This deployment provides the following benefits:
Voice messaging is considered to be a basic requirement and essential service for any collaboration deployment. Cisco Unity Connection enables users to access and manage voice messages from their email inbox, web browser, Cisco Jabber client, Cisco Unified IP Phone, or TelePresence endpoint. The Cisco Collaboration on-premises Preferred Architecture includes Cisco Unity Connection to enable voice messaging for the collaboration solution (Figure 18).
Figure 18 Architecture for Voice Messaging
Table 10 lists the roles of the voice messaging components in this architecture and the services they provide.
Cisco Unity Connection supports a cluster configuration in active/active mode to provide both high availability and redundancy. As depicted in Figure 19, a Unity Connection cluster consists of a maximum of two nodes, one publisher and one subscriber (#1). If one of the Unity Connection nodes fails, the other active node in the cluster handles all the calls and HTTP requests for the Unity Connection cluster. Each server in the Unity Connection cluster must have enough voice messaging ports to handle all calls for the cluster.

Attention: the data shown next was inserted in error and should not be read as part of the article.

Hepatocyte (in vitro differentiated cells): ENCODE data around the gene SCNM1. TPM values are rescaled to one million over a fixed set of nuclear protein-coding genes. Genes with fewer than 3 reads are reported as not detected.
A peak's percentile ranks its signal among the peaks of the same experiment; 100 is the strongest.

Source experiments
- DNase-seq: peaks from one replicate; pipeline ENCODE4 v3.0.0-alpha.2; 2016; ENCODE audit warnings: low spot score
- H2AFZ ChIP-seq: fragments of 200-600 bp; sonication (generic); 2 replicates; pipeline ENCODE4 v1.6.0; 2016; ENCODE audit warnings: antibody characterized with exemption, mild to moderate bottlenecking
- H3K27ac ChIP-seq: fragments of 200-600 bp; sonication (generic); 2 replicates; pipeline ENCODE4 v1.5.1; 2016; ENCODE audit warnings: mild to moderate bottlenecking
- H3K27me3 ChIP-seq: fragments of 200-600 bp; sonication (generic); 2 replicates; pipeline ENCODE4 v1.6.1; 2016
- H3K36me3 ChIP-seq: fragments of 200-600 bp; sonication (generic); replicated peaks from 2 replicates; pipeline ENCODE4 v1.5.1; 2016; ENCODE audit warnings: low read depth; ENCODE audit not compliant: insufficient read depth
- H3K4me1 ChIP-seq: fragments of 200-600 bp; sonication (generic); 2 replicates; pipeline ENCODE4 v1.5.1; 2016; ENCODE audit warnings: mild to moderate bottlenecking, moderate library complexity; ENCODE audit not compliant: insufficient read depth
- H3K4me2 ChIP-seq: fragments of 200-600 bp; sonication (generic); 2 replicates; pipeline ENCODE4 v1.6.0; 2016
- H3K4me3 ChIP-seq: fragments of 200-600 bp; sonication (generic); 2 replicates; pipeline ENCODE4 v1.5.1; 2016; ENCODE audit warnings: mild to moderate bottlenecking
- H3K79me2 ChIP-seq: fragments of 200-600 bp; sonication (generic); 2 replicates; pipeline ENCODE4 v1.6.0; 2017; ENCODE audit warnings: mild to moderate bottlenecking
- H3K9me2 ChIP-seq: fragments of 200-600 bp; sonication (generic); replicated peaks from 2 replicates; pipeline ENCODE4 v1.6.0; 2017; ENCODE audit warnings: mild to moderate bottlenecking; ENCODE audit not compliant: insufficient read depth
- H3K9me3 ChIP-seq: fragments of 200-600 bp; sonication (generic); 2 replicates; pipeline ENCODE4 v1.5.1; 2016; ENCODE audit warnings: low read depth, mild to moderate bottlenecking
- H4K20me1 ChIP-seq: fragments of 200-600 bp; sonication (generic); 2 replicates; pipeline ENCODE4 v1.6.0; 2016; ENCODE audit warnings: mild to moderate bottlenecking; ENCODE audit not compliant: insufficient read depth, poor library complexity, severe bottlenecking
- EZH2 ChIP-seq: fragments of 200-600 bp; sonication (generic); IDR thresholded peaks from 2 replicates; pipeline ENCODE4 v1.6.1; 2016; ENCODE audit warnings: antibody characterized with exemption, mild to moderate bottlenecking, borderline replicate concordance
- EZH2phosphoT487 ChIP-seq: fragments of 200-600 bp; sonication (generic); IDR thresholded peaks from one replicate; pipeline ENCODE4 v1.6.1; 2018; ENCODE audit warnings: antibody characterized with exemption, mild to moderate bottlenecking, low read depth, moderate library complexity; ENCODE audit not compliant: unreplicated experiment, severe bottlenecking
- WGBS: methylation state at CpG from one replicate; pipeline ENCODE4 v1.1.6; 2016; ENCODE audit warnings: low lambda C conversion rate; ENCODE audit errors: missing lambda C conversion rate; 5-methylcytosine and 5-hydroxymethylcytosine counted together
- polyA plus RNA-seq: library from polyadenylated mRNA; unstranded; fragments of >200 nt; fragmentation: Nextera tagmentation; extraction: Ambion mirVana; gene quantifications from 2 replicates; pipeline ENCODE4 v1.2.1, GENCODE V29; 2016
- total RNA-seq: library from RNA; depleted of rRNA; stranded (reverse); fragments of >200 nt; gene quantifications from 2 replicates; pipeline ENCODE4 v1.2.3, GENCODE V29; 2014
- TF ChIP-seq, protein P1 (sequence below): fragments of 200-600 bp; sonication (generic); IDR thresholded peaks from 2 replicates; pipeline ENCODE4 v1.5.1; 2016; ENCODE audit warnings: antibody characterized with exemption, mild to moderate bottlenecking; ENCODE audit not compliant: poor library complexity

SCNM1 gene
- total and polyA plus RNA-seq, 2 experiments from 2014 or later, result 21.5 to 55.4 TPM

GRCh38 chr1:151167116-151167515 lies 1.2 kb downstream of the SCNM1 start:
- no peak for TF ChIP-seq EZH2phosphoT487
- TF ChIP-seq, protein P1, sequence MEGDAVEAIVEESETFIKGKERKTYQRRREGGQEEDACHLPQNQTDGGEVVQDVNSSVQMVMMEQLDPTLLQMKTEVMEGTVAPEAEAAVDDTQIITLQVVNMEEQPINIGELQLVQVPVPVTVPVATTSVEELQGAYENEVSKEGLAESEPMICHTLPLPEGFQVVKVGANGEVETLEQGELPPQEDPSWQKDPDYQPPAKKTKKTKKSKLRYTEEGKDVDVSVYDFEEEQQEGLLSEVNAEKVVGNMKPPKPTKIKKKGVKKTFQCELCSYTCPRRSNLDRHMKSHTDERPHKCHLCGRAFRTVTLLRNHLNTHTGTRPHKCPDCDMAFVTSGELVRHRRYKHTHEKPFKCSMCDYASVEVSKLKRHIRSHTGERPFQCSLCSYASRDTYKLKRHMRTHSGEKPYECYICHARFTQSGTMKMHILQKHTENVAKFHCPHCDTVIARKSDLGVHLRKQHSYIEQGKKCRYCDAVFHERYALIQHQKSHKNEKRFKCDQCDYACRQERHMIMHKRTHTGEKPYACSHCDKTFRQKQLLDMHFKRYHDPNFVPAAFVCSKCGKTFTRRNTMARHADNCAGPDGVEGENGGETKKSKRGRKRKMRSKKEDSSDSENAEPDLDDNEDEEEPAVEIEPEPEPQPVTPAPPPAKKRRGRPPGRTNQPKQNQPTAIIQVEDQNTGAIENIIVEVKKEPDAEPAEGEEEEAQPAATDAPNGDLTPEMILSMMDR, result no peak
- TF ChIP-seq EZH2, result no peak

As shown in Figure 19, the integration between Cisco Unified CM and Unity Connection relies on SIP for communications (#1). In addition, hardware and software endpoints are able to access voice messaging services through VoIP communications or via REST-based HTTPS communications (#2). The voicemail pilot number designates the directory number that users dial to access their voice messages. Unified CM automatically dials the voice messaging number when users press the Messages button on their phone (VoIP). Visual Voicemail allows users to access voicemail from the graphical interface on the IP phone or Jabber client (HTTPS). Users can view a list of messages and play messages from the list. Users can also compose, reply to, forward, and delete messages. Each voicemail message displays data that includes the date and time when the message was left, urgency level, and message length.